🌟How to Fix
Fixing this issue is more straight forward. You need to prepare and set the lats and triceps in the correct position from your starting inverted hang before you lower your body into the back lever. Squeeze the lats and triceps together in the inverted hang to set you in the correct position.
Then you can slowly lower in while maintaining position. You don’t have to go all the way into the back lever yet. Gradually build a good level of comfort with your lats and triceps squeezed together. Make sure you’re feeling the contact while performing a limited range of lower downs.
Lack of lats engagement just stems from a lack of awareness and cueing. It’s easily corrected with exercise. Now if you can’t feel it or still finding a hard time using this exercise, you make this exercise by regressing back in the lying back lever with lifts. While focusing on the protection with the exercise, also be aware of the lat and tricep engagement.
☝️Tip – Progressing too soon
If you’re unable to hold a back lever progression for 8 seconds, then you’re probably performing it too soon.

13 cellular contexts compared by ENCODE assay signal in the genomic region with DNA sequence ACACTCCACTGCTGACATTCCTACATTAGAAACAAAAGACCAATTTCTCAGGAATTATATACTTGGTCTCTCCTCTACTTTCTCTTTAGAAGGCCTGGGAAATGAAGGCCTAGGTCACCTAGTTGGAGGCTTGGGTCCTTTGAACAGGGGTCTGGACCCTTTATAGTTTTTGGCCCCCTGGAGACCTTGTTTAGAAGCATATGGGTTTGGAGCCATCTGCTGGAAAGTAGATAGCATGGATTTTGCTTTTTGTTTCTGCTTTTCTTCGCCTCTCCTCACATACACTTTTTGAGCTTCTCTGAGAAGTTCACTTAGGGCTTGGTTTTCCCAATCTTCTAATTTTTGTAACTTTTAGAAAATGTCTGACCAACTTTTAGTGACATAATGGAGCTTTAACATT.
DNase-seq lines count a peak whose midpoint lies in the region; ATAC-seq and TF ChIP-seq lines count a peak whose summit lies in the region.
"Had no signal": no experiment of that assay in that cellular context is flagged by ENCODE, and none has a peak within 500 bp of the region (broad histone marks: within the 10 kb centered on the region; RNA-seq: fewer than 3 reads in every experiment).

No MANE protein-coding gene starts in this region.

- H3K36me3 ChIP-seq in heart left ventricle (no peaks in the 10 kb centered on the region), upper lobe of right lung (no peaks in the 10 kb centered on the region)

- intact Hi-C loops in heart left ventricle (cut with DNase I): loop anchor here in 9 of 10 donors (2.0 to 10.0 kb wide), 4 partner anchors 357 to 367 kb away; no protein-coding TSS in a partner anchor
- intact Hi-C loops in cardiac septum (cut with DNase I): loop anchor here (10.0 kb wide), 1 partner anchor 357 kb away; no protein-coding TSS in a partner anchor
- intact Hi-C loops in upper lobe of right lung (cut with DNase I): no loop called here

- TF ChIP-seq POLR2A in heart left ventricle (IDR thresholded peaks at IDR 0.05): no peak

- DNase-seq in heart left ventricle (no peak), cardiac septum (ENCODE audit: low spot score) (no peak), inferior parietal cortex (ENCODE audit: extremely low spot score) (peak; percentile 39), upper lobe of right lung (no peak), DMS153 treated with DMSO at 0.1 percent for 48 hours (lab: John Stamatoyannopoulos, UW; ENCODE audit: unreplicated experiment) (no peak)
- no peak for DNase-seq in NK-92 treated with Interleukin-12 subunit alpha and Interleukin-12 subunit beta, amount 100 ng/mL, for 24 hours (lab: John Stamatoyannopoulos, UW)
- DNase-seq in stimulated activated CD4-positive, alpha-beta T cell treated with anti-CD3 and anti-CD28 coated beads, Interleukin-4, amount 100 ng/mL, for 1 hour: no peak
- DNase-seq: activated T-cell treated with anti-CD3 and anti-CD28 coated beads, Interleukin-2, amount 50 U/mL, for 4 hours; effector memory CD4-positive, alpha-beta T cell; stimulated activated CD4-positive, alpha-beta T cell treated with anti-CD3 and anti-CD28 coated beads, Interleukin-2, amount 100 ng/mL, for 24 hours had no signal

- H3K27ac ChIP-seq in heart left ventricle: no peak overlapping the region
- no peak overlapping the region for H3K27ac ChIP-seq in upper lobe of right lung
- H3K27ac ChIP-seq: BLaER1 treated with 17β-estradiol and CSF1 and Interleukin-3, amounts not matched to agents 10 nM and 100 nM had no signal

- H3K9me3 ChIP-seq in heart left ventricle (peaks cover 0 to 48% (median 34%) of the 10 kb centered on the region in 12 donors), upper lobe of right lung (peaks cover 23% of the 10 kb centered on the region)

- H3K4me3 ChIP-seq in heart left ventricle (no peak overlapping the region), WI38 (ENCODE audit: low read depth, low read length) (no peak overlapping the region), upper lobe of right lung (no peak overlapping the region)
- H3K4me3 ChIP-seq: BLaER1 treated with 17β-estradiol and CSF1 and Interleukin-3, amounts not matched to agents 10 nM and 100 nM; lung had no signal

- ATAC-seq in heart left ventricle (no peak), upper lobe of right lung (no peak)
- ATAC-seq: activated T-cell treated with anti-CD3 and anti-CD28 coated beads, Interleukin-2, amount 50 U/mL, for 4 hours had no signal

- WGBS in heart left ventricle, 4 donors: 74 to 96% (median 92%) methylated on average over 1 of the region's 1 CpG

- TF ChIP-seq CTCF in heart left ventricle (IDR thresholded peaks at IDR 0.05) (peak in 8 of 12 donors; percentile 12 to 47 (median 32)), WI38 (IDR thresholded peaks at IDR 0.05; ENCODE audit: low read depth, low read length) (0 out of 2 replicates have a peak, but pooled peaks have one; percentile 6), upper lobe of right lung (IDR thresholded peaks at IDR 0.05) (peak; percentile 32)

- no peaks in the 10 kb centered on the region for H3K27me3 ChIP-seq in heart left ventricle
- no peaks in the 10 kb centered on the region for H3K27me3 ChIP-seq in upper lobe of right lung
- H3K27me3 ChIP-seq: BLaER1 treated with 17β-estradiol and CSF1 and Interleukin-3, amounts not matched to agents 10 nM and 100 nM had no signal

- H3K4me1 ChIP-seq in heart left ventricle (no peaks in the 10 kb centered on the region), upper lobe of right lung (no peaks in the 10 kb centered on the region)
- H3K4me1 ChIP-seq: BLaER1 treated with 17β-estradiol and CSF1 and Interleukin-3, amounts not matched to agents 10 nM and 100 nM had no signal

In the calisthenics community, it’s commonly perceived that 2 seconds of an isometric hold is roughly equivalent to 1 rep. So in our minimum “rep range” for the back lever, we’re targeting 4 reps which is a good training volume for high-intensity exercise.
Progressing too early into the next exercise can lead to frustration of performing low-quality execution or poor hold time.
🌟How to Fix
This is simple. Set your training with humility. Take a step back. Accept the fact that you might still need some time to work on the basics or easier progression before moving forward.
Strength and muscle takes time to develop. On top of that, adding a skill component will further push back that progress.
Beginners might find progress fast, because of the “noob gains”. But once you get past that beginner’s phase, that’s when the real test begins.
Stay patient with your training, and you will progress as long as you gradually maintain the progressive overload.
💥Mistake 4 – Not Warming up Properly
A common mistake people make that stems even before your workout starts is not doing a proepr warm-up session.
There are three common flaws in people’s warm-up routine.
The first flaw is when people do to little. Let’s face it. Sometimes, warm-up feels boring. Even if you’re doing a proper warm-up routine, but just going through the motions and not being mindful with the movement, you might not be getting the most from the warm-up.